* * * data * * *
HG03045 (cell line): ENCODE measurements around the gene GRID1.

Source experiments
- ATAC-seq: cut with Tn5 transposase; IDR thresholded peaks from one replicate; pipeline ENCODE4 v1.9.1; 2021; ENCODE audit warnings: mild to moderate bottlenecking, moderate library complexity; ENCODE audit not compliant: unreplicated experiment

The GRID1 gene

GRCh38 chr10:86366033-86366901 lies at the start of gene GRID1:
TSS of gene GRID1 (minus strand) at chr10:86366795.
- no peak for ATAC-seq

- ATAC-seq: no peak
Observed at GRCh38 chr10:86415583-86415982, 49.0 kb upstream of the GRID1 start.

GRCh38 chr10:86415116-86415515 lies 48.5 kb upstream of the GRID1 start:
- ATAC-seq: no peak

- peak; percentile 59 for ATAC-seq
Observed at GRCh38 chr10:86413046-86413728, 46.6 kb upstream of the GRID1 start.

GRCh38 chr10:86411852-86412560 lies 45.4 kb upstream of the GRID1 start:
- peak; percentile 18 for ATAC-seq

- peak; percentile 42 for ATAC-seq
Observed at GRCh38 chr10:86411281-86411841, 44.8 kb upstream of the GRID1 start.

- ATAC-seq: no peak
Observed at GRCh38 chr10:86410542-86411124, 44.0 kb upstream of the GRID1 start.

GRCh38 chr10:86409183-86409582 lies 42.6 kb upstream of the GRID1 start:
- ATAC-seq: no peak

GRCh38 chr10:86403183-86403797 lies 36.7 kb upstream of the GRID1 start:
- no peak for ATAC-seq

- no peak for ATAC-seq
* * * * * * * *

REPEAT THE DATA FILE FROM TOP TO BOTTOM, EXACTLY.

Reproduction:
HG03045 (cell line): ENCODE measurements around the gene GRID1.

Source experiments
- ATAC-seq: cut with Tn5 transposase; IDR thresholded peaks from one replicate; pipeline ENCODE4 v1.9.1; 2021; ENCODE audit warnings: mild to moderate bottlenecking, moderate library complexity; ENCODE audit not compliant: unreplicated experiment

The GRID1 gene

GRCh38 chr10:86366033-86366901 lies at the start of gene GRID1:
TSS of gene GRID1 (minus strand) at chr10:86366795.
- no peak for ATAC-seq

- ATAC-seq: no peak
Observed at GRCh38 chr10:86415583-86415982, 49.0 kb upstream of the GRID1 start.

GRCh38 chr10:86415116-86415515 lies 48.5 kb upstream of the GRID1 start:
- ATAC-seq: no peak

- peak; percentile 59 for ATAC-seq
Observed at GRCh38 chr10:86413046-86413728, 46.6 kb upstream of the GRID1 start.

GRCh38 chr10:86411852-86412560 lies 45.4 kb upstream of the GRID1 start:
- peak; percentile 18 for ATAC-seq

- peak; percentile 42 for ATAC-seq
Observed at GRCh38 chr10:86411281-86411841, 44.8 kb upstream of the GRID1 start.

- ATAC-seq: no peak
Observed at GRCh38 chr10:86410542-86411124, 44.0 kb upstream of the GRID1 start.

GRCh38 chr10:86409183-86409582 lies 42.6 kb upstream of the GRID1 start:
- ATAC-seq: no peak

GRCh38 chr10:86403183-86403797 lies 36.7 kb upstream of the GRID1 start:
- no peak for ATAC-seq

- no peak for ATAC-seq